This essay interprets Alcibiades I as representing Socrates' philosophical seduction of Alcibiades. Socrates and Alcibiades are both highly erotic characters, and Socrates attempts to provoke and then guide Alcibiades' erotic tendencies in philosophical directions. The erotic relationship between Socrates and Alcibiades, including Socrates' attraction to Alcibiades, is central to understanding the themes, which also appear in the dialogue, of self-knowledge, political ambition, self-care, divine versus human guidance, and corruption at the hands of the Athenians. Along the way, the essay responds (...)
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  16. J.-F. Pradeau : Platon: Alcibiade. Pp. 243. Paris: G. F. Flammarion, 1999. Paper, frs. 39. ISBN: 2-08070988-7.Nicholas Denyer - 2000 - The Classical Review 50 (1):278-279.
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  17. The Arousal of Emotion in Plato's Dialogues.David L. Blank - 1993 - Classical Quarterly 43 (02):428-.
    In Aeschines' dialogue Alcibiades, Socrates sees his brilliant young partner's haughty attitude towards the great Themistocles. Thereupon he gives an encomium of Themistocles, a man whose wisdom and arete, great as they were, could not save him from ostracism by his own people. This encomium has an extraordinary effect on Alcibiades: he cries and in his despair places his head upon Socrates' knee, realizing that he is nowhere near as good a man as Themistocles . Aeschines later has Socrates say (...)
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  18. A. Ph. Segonds: Proclus. Sur le Premier Alcibiade de Platon, Tome II. (Collection des Universitiés de France (Budé).) Pp. 260 (Text Double). Paris: Les Belles Lettres, 1986. [REVIEW]Anne Sheppard - 1988 - The Classical Review 38 (01):150.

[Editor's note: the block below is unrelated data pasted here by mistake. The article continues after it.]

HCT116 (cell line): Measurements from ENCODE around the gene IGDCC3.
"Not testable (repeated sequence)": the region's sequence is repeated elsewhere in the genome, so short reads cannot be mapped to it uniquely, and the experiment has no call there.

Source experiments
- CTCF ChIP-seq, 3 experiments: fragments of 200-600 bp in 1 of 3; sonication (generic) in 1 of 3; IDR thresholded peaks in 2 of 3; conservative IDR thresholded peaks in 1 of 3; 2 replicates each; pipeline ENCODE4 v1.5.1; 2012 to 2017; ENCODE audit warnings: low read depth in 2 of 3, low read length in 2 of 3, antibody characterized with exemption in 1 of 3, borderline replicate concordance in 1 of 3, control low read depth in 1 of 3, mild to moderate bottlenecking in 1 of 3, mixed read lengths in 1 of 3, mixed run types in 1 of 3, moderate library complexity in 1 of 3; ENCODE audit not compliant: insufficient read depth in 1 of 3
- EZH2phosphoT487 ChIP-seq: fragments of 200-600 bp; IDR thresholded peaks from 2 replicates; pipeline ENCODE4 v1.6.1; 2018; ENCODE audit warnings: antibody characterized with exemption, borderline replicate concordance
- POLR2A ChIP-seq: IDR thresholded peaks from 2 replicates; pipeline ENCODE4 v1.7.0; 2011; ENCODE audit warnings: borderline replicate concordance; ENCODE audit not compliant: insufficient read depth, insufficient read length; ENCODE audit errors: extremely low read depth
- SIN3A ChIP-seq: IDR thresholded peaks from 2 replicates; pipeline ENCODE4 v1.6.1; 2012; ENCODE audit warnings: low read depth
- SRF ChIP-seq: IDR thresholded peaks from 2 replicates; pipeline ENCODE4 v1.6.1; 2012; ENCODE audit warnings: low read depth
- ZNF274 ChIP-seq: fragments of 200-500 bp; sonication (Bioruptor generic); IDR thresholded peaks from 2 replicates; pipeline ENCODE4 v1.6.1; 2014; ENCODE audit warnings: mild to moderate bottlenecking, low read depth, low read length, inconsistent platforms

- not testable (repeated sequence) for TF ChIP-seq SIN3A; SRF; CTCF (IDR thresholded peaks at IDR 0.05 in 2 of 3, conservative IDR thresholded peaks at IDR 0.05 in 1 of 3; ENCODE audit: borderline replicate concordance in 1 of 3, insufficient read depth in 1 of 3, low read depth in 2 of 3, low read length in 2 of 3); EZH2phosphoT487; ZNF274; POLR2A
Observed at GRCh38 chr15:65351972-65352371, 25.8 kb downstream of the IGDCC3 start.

19. "Self-Knowledge in Early Plato".Julia Annas - 1985 - In Dominic J. O'Meara (ed.), Platonic Investigations. CUA Press. pp. 111-138.
  20. Cornelius Anton Bos: Interpretatie, underschap en datering van de Alcibiades Maior. (Amsterdam diss.) Pp. 120. Culemborg, Netherlands: Tjeenk Willink-Noorduijn N.V., 1970. Paper. [REVIEW]Pamela M. Huby - 1972 - The Classical Review 22 (02):271-.
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  21. Proclus: Alcibiades I. Proclus - 1971 - The Hague: Martinus Nijhoff.
  22. Olympiodorus, Commentary on the First Alcibiades of Plato. [REVIEW]G. B. Kerferd - 1958 - The Classical Review 8 (1):81-81.
  23. Proclus' Commentary on Plato's Alcibiades. [REVIEW]J. L. Ackrill - 1955 - The Classical Review 5 (3-4):271-272.
  24. The Origin of the Greater Alcibiades.R. S. Bluck - 1953 - Classical Quarterly 3 (1-2):46-.
    The arguments usually propounded to show that the Greater Alcibiades was not written by Plato seem to me, by themselves, inconclusive. I believe that it would be better to begin by arguing that we are given a suggestion of a generic or universal likeness between one innermost ‘self’ and another, and a method of acquiring wisdom and of apprehending God that are hardly in keeping with Plato's dialogues. My present purpose, however, is to draw attention to a striking parallelism between (...)
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  25. Alcibiades (Part 2) (Greek and English). Plato - unknown
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  26. The First Alcibiades. Plato - unknown
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  27. Alcibiades (Part 1) (Greek and English). Plato - unknown